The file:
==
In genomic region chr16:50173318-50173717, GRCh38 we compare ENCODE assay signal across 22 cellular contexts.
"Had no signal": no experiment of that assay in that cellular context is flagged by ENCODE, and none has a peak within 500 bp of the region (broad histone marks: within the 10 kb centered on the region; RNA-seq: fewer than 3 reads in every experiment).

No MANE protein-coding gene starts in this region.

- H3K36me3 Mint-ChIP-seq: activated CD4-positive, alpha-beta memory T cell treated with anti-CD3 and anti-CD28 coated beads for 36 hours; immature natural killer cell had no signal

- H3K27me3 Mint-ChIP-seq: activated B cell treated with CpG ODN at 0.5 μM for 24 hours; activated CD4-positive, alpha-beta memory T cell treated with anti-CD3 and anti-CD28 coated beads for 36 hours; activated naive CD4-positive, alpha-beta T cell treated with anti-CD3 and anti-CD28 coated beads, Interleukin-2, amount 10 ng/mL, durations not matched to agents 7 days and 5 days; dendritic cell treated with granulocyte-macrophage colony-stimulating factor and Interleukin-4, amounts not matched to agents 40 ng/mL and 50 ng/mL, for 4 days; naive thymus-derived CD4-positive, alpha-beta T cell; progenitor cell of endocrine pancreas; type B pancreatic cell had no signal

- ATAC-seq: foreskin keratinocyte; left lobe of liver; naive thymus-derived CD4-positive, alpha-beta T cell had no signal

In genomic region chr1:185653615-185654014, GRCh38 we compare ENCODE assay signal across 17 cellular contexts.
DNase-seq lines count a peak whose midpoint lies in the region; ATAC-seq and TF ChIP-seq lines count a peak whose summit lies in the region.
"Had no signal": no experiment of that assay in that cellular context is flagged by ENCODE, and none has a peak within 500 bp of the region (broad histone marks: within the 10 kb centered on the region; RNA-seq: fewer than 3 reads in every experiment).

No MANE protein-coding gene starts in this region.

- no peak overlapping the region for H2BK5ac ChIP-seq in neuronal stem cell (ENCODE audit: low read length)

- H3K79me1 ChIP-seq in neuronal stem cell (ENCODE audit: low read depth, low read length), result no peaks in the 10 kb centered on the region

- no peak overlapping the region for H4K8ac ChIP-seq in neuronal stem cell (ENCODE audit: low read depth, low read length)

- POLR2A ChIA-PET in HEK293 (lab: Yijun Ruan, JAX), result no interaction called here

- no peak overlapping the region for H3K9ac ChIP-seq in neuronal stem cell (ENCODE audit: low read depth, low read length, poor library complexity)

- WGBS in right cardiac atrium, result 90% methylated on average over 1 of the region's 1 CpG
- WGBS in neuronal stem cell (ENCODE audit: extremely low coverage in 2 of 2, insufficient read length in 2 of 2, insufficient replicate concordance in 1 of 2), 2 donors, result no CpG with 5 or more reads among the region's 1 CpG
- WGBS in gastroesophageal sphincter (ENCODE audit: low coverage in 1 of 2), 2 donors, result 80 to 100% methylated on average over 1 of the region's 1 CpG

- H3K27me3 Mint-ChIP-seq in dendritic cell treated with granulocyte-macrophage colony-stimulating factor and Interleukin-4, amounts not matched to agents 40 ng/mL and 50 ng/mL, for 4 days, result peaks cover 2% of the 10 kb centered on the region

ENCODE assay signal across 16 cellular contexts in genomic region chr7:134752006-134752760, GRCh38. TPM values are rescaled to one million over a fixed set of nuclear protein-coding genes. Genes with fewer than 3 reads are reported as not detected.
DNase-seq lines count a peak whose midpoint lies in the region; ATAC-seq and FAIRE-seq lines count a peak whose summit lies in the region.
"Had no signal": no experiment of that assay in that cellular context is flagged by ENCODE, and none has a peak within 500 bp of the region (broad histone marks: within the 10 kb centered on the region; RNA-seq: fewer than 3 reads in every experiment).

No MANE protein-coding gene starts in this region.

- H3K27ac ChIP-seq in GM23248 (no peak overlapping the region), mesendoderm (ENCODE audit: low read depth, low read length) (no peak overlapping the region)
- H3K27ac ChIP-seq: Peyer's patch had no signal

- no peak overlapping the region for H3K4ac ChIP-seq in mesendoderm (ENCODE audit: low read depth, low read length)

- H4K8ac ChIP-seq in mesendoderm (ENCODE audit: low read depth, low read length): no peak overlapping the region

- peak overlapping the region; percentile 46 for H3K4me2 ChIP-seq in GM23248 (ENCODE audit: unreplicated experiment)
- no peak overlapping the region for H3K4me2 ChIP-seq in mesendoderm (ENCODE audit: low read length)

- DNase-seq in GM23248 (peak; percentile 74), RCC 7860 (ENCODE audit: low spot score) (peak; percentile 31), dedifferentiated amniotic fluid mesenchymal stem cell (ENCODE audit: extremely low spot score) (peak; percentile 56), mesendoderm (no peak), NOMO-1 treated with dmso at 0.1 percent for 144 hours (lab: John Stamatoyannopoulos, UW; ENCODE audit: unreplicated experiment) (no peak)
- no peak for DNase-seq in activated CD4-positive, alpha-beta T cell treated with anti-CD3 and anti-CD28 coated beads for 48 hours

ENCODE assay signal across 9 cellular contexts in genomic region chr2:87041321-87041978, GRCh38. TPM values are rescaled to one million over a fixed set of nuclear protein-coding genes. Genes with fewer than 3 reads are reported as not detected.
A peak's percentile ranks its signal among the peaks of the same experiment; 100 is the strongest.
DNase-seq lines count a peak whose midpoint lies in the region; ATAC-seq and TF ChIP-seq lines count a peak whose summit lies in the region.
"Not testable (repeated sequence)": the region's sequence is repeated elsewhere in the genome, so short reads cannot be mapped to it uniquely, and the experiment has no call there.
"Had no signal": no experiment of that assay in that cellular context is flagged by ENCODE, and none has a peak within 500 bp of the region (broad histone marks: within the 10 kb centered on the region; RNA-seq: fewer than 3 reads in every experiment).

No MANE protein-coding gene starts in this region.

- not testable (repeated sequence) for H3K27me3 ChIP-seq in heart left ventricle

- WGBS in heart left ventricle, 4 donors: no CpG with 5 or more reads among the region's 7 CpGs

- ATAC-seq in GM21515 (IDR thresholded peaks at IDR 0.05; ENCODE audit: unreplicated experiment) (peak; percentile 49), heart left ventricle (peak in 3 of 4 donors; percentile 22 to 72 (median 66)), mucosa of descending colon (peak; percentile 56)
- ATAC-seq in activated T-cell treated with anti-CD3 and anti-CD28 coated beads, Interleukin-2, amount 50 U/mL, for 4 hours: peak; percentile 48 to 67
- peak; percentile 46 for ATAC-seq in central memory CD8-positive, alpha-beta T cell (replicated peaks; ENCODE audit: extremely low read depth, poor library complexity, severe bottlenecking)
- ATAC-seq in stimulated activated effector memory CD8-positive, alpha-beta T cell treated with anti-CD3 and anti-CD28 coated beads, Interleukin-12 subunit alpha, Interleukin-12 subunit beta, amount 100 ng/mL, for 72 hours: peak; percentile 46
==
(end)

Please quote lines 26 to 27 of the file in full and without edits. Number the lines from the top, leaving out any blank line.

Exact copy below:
- no peak overlapping the region for H3K4ac ChIP-seq in mesendoderm (ENCODE audit: low read depth, low read length)

- H4K8ac ChIP-seq in mesendoderm (ENCODE audit: low read depth, low read length): no peak overlapping the region